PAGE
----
The present invention is based upon the well known grid system characterized by the perpendicular relationship of longitude and latitude meridians. The invention employs a large right triangle, is constructed of transparent material, and includes a compass rose scale located at the right triangle's corner. The compass rose scale has a radial center that is coexistive with a locating pin hole. Said pin hole permits direct location of a position from any coordinate of longitude and latitude in a quick and accurate manner, with no slippage causing error. The novel feature of surrounding the locator pin hole with a compass rose scale is a key element of the invention. When it is placed in direct alignment with the meridians and it effectively brings the compass rose to the current position and course line for a simple accurate reading. The simplicity of the design and operation of the invention is such that it does not require special navigational training. Thus, the invention is adapted for use in recreational boats where the operators have a limited amount of navigational experience or training.
A particular application of this invention is to use the navigational plotter as a cross reference to a course and speed produced by a electronic navigational system such as LORAN or GPS. Such electronic navigational systems receive input of a current position and a waypoint and then furnish a course and speed to the intended destination point. The navigational plotter of the present invention can be used to locate the coordinates of the current position and the waypoint to plot a course and compute a speed on a nautical chart itself. Comparing the results given by the electronic navigational system with an actual chart serves as a safety measure.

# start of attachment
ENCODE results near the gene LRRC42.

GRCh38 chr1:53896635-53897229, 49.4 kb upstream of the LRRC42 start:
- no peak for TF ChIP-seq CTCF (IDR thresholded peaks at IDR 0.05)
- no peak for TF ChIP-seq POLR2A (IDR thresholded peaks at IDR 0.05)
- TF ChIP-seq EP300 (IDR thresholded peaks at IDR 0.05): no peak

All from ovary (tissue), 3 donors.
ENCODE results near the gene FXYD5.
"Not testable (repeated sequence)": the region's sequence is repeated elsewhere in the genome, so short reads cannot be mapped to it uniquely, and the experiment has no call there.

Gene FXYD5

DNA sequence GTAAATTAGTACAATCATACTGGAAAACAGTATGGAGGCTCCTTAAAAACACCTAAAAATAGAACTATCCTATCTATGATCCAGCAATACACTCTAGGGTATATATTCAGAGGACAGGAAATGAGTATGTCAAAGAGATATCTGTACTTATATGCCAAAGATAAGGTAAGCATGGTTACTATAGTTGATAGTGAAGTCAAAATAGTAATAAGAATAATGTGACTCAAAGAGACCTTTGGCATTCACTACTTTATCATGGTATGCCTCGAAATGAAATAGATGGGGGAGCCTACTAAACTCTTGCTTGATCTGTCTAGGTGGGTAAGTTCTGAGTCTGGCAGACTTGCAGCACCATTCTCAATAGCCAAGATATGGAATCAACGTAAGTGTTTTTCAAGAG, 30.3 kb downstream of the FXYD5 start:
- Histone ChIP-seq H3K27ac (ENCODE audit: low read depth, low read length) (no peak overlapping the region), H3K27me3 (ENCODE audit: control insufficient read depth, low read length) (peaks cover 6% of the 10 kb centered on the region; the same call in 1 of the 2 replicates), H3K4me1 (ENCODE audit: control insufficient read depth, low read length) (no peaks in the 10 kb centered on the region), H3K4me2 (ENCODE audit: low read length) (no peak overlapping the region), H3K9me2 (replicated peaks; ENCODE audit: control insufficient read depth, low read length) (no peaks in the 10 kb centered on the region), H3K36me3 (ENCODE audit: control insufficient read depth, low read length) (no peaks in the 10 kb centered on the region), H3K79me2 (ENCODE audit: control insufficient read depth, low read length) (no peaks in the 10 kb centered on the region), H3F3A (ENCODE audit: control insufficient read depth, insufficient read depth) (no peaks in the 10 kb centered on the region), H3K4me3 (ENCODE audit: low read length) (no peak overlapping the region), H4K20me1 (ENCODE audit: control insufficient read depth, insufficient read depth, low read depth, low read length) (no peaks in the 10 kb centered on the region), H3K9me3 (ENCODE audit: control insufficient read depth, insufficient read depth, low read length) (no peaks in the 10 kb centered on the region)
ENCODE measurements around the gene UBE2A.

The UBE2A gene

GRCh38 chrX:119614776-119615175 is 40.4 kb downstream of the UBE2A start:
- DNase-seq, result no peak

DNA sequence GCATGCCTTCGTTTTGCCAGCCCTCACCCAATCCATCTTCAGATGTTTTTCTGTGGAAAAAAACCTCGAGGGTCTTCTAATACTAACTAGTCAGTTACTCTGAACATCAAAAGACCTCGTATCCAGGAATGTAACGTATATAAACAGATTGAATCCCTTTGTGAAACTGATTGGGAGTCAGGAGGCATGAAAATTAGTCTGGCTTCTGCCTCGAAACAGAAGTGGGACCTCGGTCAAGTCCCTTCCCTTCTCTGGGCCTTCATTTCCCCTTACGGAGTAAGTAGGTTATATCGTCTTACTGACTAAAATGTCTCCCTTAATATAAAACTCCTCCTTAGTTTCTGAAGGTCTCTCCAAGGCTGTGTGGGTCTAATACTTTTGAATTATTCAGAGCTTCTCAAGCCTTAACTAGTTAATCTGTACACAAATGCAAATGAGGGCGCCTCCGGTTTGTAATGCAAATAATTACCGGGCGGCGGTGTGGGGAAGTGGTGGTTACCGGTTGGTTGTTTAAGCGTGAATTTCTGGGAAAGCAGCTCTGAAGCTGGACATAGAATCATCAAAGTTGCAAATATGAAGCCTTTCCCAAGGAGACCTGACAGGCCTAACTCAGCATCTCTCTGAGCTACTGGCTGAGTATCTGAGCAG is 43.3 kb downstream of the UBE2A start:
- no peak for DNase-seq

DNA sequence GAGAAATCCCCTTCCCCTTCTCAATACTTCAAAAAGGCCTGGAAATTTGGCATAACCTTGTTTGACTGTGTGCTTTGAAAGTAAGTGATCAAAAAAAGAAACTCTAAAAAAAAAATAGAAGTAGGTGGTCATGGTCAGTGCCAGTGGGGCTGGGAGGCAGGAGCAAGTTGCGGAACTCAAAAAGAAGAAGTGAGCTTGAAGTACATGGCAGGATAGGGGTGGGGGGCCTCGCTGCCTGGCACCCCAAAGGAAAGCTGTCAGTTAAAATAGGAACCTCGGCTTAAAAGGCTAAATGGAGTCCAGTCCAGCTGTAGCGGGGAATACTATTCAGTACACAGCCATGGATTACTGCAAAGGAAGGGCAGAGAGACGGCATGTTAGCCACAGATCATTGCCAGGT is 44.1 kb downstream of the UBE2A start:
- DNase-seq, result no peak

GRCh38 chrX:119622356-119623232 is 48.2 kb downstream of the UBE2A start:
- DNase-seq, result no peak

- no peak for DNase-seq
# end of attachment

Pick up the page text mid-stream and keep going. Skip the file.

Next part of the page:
A further advantage of the present invention is that it quickly and simply locates the ships course on a chart showing whether said course encounters navigational hazards. Such hazards are disclosed only on a navigational chart and are not disclosed on electronic navigational systems such as LORAN or GPS.